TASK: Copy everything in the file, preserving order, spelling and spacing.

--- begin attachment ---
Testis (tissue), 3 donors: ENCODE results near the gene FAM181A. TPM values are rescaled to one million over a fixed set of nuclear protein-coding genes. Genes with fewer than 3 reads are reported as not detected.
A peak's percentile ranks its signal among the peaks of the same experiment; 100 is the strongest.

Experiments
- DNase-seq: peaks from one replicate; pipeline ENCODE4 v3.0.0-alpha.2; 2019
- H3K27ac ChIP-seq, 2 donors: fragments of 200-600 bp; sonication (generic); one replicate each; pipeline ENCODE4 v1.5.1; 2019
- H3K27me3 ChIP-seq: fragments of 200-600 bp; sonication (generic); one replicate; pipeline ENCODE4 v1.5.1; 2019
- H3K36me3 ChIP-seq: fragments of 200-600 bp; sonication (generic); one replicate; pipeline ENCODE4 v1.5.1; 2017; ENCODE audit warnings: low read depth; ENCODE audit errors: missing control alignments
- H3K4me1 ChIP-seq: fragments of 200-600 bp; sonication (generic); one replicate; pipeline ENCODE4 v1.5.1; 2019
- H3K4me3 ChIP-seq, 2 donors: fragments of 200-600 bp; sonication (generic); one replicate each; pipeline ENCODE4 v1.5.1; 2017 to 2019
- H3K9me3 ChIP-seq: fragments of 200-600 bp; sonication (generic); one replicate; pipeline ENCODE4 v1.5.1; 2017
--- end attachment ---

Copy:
Testis (tissue), 3 donors: ENCODE results near the gene FAM181A. TPM values are rescaled to one million over a fixed set of nuclear protein-coding genes. Genes with fewer than 3 reads are reported as not detected.
A peak's percentile ranks its signal among the peaks of the same experiment; 100 is the strongest.

Experiments
- DNase-seq: peaks from one replicate; pipeline ENCODE4 v3.0.0-alpha.2; 2019
- H3K27ac ChIP-seq, 2 donors: fragments of 200-600 bp; sonication (generic); one replicate each; pipeline ENCODE4 v1.5.1; 2019
- H3K27me3 ChIP-seq: fragments of 200-600 bp; sonication (generic); one replicate; pipeline ENCODE4 v1.5.1; 2019
- H3K36me3 ChIP-seq: fragments of 200-600 bp; sonication (generic); one replicate; pipeline ENCODE4 v1.5.1; 2017; ENCODE audit warnings: low read depth; ENCODE audit errors: missing control alignments
- H3K4me1 ChIP-seq: fragments of 200-600 bp; sonication (generic); one replicate; pipeline ENCODE4 v1.5.1; 2019
- H3K4me3 ChIP-seq, 2 donors: fragments of 200-600 bp; sonication (generic); one replicate each; pipeline ENCODE4 v1.5.1; 2017 to 2019
- H3K9me3 ChIP-seq: fragments of 200-600 bp; sonication (generic); one replicate; pipeline ENCODE4 v1.5.1; 2017